Bush Patient Is As Patient Does

"I'm a patient man," George W. Bush says regarding Saddam Hussein, who has surpassed (at least in presidential rhetoric) Osama Bin Laden as America's most most-wanted. Yet days later, from a disclosed location, Vice President, Dick Cheney, the soul of the Bush White House, blasts Saddam as a clear-and-present danger, noting "there is no doubt" he is "amassing" weapons of mass destruction to use against the United States, and "what he wants is time and more time" to amass further. In other words, patience ain't a virtue here.

So which is it? Is the administration, as Bush suggested, biding its time as it carefully figures out how best to confront Saddam? Or, as Cheney hinted, does an attack have to happen by yesterday? This is just one of the rough spots of the Bush gang's run-up to Iraq: The Sequel. Anyone paying attention in these waning days of summer can be forgiven for wondering about the competency of this crowd -- at least in terms of getting its story straight. Cheney's remarks clearly indicated the Bush administration did not care to resume the weapons inspection program in Iraq. ("A return of inspectors would provide no assurance whatsoever of his compliance with U.N. resolutions [demanding Iraq end its weapons programs]. There is great danger that it would provide false comfort that Saddam was somehow back in his box.") But then John Negroponte, the U.S. ambassador to the U.N., said the administration remained interested if U.N. weapon inspectors had "unfettered and unconditional access." Is Negroponte a fan of "false comfort"?

There appears to be some confusion in Bush circles. Leading national security advisers to Daddy Bush -- notably, Brent Scowcroft and Lawrence Eagleburger -- publicly decried the war-mongering. James Baker, secretary of state to Bush I and the lawyer who plotted the successful post-election Florida maneuvers of Bush II, challenged the notion of U.S. unilateral action against Iraq. Richard Boucher, Secretary of State Colin Powell's spokesman, said, "There are no war drums to beat." Doesn't he read the newspapers?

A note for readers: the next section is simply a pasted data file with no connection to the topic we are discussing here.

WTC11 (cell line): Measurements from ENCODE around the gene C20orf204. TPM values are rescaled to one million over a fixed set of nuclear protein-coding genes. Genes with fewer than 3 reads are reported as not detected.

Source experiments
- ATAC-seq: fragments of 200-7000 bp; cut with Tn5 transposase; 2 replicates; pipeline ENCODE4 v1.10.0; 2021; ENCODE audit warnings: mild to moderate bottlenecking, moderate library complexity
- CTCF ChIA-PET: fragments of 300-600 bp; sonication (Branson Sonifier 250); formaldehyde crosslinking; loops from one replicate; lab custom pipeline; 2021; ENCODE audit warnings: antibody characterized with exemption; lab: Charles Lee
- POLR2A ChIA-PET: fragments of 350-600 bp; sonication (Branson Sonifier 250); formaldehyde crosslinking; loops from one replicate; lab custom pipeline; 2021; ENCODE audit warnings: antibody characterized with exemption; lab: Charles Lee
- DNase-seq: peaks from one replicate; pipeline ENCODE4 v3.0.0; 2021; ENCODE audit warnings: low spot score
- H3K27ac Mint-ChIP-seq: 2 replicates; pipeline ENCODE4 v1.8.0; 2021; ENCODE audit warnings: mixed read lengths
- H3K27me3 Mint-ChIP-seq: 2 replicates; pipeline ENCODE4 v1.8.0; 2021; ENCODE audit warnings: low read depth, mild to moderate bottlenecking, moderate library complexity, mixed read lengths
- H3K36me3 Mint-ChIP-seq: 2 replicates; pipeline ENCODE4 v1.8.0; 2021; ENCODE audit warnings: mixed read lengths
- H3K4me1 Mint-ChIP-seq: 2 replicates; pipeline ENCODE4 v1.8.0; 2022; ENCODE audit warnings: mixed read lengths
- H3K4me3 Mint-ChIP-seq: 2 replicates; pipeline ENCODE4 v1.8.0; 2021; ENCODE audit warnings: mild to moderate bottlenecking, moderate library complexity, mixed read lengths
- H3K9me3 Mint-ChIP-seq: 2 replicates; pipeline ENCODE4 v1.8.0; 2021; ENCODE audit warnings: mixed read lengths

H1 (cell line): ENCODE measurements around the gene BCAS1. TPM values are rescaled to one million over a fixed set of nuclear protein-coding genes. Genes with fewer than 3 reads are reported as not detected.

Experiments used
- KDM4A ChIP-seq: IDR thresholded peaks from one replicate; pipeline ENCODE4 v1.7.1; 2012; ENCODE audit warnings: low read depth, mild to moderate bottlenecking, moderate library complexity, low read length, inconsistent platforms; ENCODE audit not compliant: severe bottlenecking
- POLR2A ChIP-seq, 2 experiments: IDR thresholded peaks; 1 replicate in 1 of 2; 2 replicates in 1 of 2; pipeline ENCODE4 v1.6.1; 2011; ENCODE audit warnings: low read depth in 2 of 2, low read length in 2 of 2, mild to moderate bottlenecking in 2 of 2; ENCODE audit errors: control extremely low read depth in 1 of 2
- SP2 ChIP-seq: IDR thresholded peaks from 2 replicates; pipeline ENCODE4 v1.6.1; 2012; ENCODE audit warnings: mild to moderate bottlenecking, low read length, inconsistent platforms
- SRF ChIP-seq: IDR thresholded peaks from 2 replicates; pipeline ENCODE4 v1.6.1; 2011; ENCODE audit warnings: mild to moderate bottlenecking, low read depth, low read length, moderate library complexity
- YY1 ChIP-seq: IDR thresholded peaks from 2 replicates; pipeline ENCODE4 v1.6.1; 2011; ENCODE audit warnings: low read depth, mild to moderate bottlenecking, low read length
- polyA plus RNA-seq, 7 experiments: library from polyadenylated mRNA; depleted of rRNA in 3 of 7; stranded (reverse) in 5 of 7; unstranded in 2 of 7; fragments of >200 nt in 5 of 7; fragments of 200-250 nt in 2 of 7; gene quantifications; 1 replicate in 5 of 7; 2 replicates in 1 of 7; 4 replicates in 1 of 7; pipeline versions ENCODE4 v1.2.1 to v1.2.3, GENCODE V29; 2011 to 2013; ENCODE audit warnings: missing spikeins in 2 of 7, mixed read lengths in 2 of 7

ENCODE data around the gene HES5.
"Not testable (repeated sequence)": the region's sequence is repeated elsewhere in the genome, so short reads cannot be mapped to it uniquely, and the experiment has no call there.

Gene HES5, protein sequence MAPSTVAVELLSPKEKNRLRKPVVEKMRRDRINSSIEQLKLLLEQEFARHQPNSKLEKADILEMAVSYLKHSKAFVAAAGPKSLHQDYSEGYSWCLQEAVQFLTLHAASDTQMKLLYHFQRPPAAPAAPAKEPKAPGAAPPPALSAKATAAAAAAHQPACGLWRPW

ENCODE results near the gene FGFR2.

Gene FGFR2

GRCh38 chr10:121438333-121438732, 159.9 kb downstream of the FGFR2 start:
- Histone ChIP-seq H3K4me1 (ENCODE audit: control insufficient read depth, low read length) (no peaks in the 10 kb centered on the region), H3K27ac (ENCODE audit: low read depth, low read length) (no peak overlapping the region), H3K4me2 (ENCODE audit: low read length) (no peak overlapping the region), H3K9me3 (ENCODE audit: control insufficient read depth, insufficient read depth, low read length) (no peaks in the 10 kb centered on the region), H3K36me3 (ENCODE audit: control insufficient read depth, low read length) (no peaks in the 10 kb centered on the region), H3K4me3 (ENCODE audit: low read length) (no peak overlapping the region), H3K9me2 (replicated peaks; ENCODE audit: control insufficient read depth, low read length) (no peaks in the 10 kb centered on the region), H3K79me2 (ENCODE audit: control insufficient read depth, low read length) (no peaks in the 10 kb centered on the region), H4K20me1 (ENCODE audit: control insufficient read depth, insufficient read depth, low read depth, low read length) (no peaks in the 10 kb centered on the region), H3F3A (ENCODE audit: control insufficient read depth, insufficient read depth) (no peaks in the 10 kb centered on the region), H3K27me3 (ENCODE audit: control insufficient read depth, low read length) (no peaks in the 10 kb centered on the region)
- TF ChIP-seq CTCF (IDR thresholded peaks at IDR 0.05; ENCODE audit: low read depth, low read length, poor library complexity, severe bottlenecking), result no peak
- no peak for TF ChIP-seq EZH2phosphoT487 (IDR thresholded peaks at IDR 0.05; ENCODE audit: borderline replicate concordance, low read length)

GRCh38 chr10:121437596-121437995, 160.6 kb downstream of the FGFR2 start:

At the same time, Defense Secretary Donald Rumsfeld proclaimed Washington's allies would heartily support Bush should he send in the drones (and/or the troops). Yet German chancellor Gerhard Schroder, who is running for reelection, attacked Cheney's speech, and British Foreign Secretary Jack Straw criticized the administration's threaten-to-shoot-first approach to Iraq. (Schroder's defeat would not help Bush, for his opponent has warned the United States not to attack Iraq without a United Nations mandate.) Taku Yamasaki, leader of Japan's ruling liberal Democratic Party has said Tokyo has a duty, as an ally, to say no to Washington on this matter. Turkish Prime Minister Bulent Ecevit told reporters, "We have used every opportunity to tell our friends in the U.S. administration we are opposed to military action against Iraq." (The Turks fret about the Kurds of Iraq gaining more autonomy or independence after a war and setting a bad example for the Kurds of Turkey.) The leaders of Saudi Arabia, Jordan and other Arab states practically every day cry out, "Stop."

So the question must be asked, is Rumsfeld delusional? What is his basis for claiming if Washington launches it (the war), they (the allies) will come? In recent months, war-cravers in Washington have said that privately the leaders of other nations were telling the administration, if you're serious about this, we'll jump on board at the last moment. But as the pre-war season lumbers on, the allies keep issuing clearer statements of opposition and warning. The French government recently muted its criticism of Bush's stance toward Iraq. Not out of principle, but in order not to piss off the administration and upset relations between Paris and Washington. But then President Jacques Chirac criticized the Bush administration's "attempts to legitimize the unilateral and pre-emptive use of force."